The Flu Season Is Here:

What You Should Know About The Flu and Why The Flu Shot Won't Give You The Flu

By Laurie Rothman, M.D.
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What is the flu?
Influenza, or "the flu" is a highly contagious, viral respiratory infection transmitted through close contact or indirect contact with an infected person.  It can cause mild to severe illness, and at times even lead to death. Each year 5%-20% of the US population gets the flu. Usually, flu is transmitted person to person through coughing or sneezing. Once contracted, the flu takes 24 to 48 hours to show symptoms. Flu virus is transmittable before symptoms present and after they have resolved. The risk of infection increases for people with chronic illness or immune deficiency, pregnant women, the elderly and those who live in close quarters during an outbreak. Young children and adults over 65 are more likely to have serious complications. The recovery from influenza without complications is 3-14 days.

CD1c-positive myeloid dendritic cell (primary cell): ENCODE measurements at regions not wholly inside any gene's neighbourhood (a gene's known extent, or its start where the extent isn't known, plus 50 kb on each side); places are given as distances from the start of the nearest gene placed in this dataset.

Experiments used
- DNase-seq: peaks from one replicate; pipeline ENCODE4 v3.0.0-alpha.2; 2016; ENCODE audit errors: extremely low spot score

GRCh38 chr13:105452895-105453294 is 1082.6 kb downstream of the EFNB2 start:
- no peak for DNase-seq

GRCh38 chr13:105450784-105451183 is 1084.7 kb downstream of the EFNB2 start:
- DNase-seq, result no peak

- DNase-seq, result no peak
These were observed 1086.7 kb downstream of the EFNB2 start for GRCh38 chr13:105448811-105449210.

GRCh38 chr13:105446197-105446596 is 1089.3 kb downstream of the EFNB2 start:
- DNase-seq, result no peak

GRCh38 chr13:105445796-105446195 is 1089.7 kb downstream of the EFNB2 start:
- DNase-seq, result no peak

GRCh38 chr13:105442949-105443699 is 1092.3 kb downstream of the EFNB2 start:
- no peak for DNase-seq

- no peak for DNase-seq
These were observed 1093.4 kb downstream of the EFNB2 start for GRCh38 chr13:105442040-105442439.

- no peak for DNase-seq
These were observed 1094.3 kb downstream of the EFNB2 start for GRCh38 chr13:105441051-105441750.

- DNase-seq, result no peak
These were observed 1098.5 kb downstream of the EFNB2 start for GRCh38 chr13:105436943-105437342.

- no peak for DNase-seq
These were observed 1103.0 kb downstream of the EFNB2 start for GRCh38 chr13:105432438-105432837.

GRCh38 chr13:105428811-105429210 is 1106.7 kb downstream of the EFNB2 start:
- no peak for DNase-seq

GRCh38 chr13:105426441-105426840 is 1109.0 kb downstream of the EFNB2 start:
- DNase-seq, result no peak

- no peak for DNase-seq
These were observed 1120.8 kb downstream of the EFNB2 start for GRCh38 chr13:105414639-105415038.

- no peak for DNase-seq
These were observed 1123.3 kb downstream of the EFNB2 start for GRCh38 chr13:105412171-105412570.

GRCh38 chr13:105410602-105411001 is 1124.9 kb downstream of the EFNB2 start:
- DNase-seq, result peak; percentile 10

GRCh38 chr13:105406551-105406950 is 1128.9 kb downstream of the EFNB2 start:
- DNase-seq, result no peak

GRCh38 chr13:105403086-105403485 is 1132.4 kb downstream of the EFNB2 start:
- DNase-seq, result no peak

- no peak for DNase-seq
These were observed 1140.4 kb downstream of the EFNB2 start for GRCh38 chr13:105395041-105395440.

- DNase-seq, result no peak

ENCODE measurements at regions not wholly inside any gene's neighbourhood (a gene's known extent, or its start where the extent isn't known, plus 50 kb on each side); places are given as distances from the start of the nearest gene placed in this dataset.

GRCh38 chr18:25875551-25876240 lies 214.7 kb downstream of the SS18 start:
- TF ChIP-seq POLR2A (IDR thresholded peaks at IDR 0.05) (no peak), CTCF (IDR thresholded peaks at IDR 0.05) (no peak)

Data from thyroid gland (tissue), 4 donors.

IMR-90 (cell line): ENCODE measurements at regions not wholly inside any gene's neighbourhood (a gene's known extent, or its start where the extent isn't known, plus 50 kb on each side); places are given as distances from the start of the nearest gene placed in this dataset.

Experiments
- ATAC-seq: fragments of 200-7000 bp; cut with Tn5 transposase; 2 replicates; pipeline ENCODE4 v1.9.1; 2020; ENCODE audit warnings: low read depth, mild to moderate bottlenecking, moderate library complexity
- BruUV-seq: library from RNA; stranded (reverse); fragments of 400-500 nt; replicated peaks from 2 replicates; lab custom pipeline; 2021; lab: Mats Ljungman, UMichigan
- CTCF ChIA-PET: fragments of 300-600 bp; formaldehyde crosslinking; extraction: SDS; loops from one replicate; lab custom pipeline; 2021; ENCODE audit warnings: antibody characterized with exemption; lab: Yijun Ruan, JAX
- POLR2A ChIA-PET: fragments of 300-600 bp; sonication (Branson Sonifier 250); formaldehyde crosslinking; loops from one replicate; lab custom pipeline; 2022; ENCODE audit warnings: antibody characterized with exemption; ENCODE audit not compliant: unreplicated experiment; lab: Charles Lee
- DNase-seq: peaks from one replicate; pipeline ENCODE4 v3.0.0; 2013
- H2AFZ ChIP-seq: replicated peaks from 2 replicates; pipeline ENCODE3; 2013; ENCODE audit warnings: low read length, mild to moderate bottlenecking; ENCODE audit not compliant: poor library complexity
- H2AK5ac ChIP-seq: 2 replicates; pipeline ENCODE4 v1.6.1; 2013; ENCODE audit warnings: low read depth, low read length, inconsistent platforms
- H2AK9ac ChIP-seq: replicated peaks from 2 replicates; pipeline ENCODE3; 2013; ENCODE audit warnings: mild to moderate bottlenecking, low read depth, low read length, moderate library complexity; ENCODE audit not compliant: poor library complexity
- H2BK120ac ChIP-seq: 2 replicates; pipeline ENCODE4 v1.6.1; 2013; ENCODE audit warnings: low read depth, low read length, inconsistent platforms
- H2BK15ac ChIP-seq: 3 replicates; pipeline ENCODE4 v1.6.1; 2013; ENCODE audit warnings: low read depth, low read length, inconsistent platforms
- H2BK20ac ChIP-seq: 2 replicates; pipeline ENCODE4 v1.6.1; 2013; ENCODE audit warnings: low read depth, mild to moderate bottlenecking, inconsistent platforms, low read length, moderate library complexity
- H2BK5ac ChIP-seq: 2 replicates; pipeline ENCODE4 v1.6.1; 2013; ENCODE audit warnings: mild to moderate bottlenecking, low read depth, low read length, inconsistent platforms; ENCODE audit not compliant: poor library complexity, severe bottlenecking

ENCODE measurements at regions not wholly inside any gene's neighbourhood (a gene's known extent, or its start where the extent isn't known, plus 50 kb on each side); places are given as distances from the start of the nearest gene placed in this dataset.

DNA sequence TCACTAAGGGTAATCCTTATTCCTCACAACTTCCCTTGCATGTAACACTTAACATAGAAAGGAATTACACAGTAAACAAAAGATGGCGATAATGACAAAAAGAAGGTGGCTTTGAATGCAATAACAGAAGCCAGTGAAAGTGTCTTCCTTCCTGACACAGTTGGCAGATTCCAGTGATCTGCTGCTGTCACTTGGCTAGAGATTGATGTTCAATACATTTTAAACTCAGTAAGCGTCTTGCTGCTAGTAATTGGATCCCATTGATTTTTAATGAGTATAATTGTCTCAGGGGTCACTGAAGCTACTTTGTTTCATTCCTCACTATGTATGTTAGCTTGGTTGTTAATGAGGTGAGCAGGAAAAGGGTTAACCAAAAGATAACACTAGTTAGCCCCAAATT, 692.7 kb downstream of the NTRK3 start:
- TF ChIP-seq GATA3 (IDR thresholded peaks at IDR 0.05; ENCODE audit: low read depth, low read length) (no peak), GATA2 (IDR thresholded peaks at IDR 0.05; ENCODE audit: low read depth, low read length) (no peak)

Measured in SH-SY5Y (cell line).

How can you decrease your chances of getting the flu?
1) Avoid close contact with people who are sick.
2) Wash your hands frequently, especially before eating and touching your mouth, eyes, and nose.
3) Get plenty of sleep, exercise, manage your stress and eat a healthful diet.
3) Get vaccinated every year!

Who should get a flu shot?
Anyone who wants to reduce their risk of becoming ill from influenza should get a flu shot.  The Center for Disease Control (CDC) recommends that all children and adolescents 6 months to 18 years of age, people over 50, pregnant women, and health care workers should get vaccinated. In addition, anyone with a chronic illness such as diabetes, COPD, heart disease or asthma should get a flu vaccine.  The CDC also recommends that people who are in close contact with those at higher risk should get vaccinated.
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Dr. Rothman is a Board Certified Family Physician in Juno Beach Florida, specializing in extraordinary, compassionate, primary healthcare to family members 10 years old and up.